by Ervin Taylor

This is part 3 of the summary of Dr. Wilbur’s book. It should be emphasized that all of the text in this series of blogs in bold font in the body of the text of the chapter summary has been kindly provided by Dr. Wilbur.  If there are any of my own comments they will follow in regular type.  I will comment on the quotation from Heraclitus in Part 4. 

Summary for Chapter 2: Religion’s Usefulness: The Human Refuge

Religion is a disease, but it is a noble disease. 
This chapter opens with a discussion of alternate perspectives for looking at usefulness.  This may include the concerns of clergy, aristocracy and the typical layman.  Alternatively one may look at the different aspects of human culture that seem to get support from religion such as exclusivity, hierarchy and nihilism about the everyday world.  For our presentation we will however focus on a series of aspects of religious practice/function that seem to be highly valued by many devotees.

Social cohesion: That We May Love and Care for Each Other.  The sociologist Emile Durkheim was convinced that the primary explanation for religion was its social function and my own personal observations support this.  Our greatest happiness seems to come from our interactions with other people.  Our primary evolutionary heritage is probably in the context of small hunter gatherer groups.  A religion becomes for many people a safe refuge in the midst of a larger impersonal world—a return to a village home.

Power Satisfaction: That Some Men May Be God.  The claim that you know the mind of a God and represent His interests in the world may allow you to act with arrogant disregard for the interests of those who disagree with you—or with a selfless concern for others.

Existential Relief: That Men May Never Die.  Most religions promise some form of life beyond existence in this world.  This is a great relief for those who fear an eternal dissolution or simply hope for greater accomplishments or reconciliation with the universe in a second or future life.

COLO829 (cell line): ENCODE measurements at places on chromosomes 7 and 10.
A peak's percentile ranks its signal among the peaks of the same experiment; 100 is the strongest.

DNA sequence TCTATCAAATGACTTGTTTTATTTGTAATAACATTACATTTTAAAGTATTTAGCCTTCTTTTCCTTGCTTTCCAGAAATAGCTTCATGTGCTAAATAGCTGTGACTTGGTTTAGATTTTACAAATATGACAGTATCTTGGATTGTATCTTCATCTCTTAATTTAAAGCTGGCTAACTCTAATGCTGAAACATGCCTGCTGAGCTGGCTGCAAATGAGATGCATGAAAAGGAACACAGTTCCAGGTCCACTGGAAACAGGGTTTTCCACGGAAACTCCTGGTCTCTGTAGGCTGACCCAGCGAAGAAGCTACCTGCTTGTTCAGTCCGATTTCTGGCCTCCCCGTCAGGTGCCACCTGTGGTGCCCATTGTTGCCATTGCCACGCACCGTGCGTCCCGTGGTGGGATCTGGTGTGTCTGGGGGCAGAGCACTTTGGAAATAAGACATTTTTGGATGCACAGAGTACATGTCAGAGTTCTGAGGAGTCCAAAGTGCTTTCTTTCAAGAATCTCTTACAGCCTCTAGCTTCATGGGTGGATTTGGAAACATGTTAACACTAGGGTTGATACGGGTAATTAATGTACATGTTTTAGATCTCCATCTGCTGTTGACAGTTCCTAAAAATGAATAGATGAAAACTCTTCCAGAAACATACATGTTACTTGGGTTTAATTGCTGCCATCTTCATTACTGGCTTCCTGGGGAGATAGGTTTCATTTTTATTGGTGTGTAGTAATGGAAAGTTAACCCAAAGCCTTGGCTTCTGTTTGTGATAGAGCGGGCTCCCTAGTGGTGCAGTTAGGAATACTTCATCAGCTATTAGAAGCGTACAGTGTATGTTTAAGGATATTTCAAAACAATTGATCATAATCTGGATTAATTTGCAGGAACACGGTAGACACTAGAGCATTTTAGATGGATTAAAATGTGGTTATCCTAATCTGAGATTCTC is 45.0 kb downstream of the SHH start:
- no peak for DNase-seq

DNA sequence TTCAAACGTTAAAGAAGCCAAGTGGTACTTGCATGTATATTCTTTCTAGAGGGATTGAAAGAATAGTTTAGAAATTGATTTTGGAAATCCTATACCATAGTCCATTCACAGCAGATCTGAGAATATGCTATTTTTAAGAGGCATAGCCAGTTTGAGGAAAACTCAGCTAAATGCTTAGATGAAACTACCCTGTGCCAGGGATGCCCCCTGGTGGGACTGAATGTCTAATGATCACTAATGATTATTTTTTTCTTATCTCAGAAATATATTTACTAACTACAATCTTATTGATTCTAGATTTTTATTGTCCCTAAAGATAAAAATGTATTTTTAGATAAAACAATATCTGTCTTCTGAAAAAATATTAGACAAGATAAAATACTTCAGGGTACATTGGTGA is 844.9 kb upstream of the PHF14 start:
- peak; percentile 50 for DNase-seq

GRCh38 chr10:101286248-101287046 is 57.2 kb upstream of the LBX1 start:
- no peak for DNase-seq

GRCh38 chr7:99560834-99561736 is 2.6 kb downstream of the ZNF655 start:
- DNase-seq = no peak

Meaning Making: That We Might Know Our Importance in the Universe.  Most religious people feel that their religion tells them where they came from, why they are here and where they should be going.  The Abrahamic religions say all believers are made in God’s image and important to him thus certifying their individual value.

Personal Validation: Our Parental Substitute.  Many or even most of us have a lifelong need for parental approval.  Religions acting for a “divine parent” are usually eager to fill this role in exchange for devotion especially gifts to the organization.

Comfort in Distress: That We May Know That We Are Not Alone.  A significant number of religious people, especially within the Abrahamic religions, trust that there is some divine power in charge of the world and responsive to their needs and hopes.  Thus they attempt to relieve their anxieties by putting things in “God’s Hands.”

Acculturation of the Young: That Our Children May Be Good Like Us.  Almost every religious group seeks to indoctrinate its children in its belief system both within the family and in a formal schooling if possible.  It is considered the most important way of teaching the values of the community—often along with claims that other groups or religions are inferior.

Identification of Cooperators: That We May Avoid Being Cheated.  Religious groups with their social interconnections are often considered by members as relatively safe places to search for non-cheating providers—of everything from dental care to car repairs.

Prayer, Meditation and Problem Solving.  Reviewing our problems and attempting to clearly explain them to someone else, even to an imaginary interlocutor, may lead us to understand them better and thus to make better decisions.

Religions get power from the illusion of being founded by some divine act or acts reaching the human world.  Their continuing success however comes not from supernatural action but from the helpful ways they fill many human needs.  Some would say a religion is a way of framing a human life; of giving it context and meaning.